The Albanian government is reportedly considering a state-run monopoly on sports betting as part of the country’s measures to curb the negative impact of gambling.
Sports Betting Ban
News of this follows planned moves to ban sports betting in residential areas starting January 2019, reports the Tirana Times. According to the report, the ban won’t apply within tourist areas, 5-star hotels, or non-residential areas. It also won’t apply to TV bingo games, including the National Lottery.
Albania is one of the poorest countries in Europe, and Prime Minister Edi Rama has approved the measure. The former basketball player turned politician said that it would limit the consumption of gambling, providing households with an extra €700m (£616m; $805m).
A report on the proposed monopoly on sports betting noted: “We are considering the possibility of treating sports betting and betting on races as a state monopoly and allowing their operation by specially set up state structures.”
The government has also ordered the enforcement of a complete ban on gambling advertising. Various countries already having a crackdown in this area, amid fears that such adverts could normalise gambling for young children.
Australia, for instance, has banned gambling ads five minutes before the start of play and five minutes after. The aim is to reduce children’s exposure to gambling adverts. Lord Chadlington, a UK Conservative party member, has called for a ban, but wants this extended to an hour before and an hour after sporting events.
Earlier this week, it was reported that Spain may be next to follow Italy’s gambling advertisement ban. It noted that Premiership clubs have become indifferent to “betting advertising and sponsorships”.
Impact for Albania
Last year, the betting industry in Albania generated €130m (£115m; $160m) in revenue and paid around €50m in taxes. It’s possible that the ban on sports betting in residential areas will have an impact on the economy. However, this would be considered a minor negative when it comes to putting more money in the pockets of residents.
Not only that, but the impact of gambling, such as domestic violence and divorce, will be reduced. Data suggests that Albanians gambled €132m (£116m; $152m) last year, representing a 10% increase on the preceding year. Furthermore, the country set a new European record with the installation of 3,900 betting shops, which is one for every 730 local residents.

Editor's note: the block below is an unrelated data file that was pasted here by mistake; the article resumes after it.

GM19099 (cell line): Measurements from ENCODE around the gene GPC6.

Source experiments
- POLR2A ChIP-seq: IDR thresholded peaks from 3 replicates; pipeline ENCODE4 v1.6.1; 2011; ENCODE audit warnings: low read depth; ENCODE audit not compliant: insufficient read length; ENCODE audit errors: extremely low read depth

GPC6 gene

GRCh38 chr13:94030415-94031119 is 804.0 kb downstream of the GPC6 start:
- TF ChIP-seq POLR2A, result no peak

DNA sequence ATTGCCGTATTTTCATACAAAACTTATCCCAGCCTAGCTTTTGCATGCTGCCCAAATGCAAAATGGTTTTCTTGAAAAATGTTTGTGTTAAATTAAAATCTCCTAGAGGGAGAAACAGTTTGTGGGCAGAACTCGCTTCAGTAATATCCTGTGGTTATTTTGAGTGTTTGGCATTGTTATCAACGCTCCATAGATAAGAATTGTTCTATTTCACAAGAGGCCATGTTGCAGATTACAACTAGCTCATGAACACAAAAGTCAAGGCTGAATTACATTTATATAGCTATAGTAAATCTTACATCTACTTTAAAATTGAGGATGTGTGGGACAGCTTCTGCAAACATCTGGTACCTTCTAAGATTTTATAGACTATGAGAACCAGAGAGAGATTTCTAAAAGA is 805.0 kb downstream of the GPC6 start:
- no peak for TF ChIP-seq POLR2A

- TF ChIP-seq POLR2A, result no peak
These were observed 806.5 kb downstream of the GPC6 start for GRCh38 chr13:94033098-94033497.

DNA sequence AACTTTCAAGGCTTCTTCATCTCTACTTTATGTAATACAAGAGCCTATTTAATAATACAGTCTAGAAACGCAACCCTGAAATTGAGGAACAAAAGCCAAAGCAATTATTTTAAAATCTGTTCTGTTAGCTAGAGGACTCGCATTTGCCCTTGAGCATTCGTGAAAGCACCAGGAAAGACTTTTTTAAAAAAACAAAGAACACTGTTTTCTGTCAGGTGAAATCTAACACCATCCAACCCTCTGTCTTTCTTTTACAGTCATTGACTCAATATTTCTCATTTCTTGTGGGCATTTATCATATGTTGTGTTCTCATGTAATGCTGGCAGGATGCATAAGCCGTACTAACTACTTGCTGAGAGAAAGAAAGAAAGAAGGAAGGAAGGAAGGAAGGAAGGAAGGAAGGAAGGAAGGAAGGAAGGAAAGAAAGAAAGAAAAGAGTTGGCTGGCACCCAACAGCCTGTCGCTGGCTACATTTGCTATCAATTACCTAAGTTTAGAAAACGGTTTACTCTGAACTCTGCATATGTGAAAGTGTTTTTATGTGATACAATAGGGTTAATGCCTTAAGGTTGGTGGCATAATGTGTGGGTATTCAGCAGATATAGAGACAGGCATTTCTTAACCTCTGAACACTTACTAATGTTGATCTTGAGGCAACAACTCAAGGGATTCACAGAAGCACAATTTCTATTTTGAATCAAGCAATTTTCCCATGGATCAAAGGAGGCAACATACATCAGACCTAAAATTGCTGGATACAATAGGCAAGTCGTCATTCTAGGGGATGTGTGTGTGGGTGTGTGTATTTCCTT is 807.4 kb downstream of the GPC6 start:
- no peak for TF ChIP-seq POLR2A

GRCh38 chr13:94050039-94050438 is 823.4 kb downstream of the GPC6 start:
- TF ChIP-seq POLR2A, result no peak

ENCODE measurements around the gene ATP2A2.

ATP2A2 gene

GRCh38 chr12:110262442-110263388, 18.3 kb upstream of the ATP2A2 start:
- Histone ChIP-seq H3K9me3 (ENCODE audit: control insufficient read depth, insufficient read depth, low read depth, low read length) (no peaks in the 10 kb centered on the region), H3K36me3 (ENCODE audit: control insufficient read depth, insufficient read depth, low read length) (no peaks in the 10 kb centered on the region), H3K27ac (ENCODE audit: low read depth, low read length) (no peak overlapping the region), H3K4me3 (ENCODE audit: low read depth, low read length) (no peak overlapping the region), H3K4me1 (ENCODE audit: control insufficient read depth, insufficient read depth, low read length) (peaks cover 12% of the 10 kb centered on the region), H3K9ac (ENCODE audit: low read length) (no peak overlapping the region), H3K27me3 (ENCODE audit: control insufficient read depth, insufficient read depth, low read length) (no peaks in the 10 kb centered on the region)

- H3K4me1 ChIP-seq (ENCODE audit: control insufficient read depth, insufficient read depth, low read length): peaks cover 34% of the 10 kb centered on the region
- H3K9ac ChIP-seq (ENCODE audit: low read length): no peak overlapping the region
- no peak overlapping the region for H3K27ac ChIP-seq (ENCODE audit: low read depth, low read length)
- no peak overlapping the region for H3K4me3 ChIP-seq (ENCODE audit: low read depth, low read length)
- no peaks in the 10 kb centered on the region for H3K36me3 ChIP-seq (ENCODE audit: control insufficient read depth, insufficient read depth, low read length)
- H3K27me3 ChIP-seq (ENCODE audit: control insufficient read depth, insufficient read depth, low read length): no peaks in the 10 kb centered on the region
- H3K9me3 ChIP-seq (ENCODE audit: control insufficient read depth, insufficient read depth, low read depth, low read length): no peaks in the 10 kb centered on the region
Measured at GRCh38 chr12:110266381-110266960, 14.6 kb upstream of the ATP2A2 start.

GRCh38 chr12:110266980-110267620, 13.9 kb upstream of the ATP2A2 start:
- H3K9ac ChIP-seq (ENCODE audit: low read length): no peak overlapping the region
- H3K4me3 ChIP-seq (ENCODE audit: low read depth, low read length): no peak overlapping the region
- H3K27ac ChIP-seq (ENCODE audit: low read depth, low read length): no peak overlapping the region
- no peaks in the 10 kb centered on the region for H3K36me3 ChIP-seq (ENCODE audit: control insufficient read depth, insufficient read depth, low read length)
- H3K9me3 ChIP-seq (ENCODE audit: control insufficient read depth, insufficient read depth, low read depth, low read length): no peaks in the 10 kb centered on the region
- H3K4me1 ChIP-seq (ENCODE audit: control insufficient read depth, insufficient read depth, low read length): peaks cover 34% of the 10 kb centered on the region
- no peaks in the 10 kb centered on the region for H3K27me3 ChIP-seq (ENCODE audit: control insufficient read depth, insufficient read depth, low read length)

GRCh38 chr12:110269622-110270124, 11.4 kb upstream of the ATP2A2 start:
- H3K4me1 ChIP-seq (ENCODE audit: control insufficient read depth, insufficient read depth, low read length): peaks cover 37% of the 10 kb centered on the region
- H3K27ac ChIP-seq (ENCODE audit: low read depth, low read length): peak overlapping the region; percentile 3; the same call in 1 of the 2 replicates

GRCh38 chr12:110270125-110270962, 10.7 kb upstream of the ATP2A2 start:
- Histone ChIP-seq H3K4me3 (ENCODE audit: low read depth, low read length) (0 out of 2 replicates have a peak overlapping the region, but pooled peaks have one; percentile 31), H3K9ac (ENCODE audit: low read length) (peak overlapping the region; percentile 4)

It’s a step in the right direction for Albania, and is in tandem with other countries taking similar steps. Gambling remains a factor in many parts of people’s day-to-day lives; however, it seems now more than ever governments are taking steps to limit the impact it is having on society.
Gambling in Gaming
The gaming industry is another example, where attitudes are changing regarding in-game gaming. Again, though, one of its focuses is on how children view these games, and how in-game gaming becomes normalised for them.
In September, the UK’s Advertising Standards Authority (ASA) banned a betting brand’s ad from targeting children in an app. William Hill was the brand, and its ad was for Vegas Games. The ad appeared in the New Mario Kart 8 Trick app.
Earlier this month, Google removed 56 gambling apps from its store for breaching Vietnam’s gambling laws. Elsewhere, Dutch and Belgian authorities have taken a firmer stance on in-game loot boxes, which they believe violate gambling laws.
These are just a few examples, but they highlight how authorities are now taking a new approach to gambling in games. It’s a start down a long road, but it paves the way to preventing today’s young children from becoming the problem gamblers of tomorrow.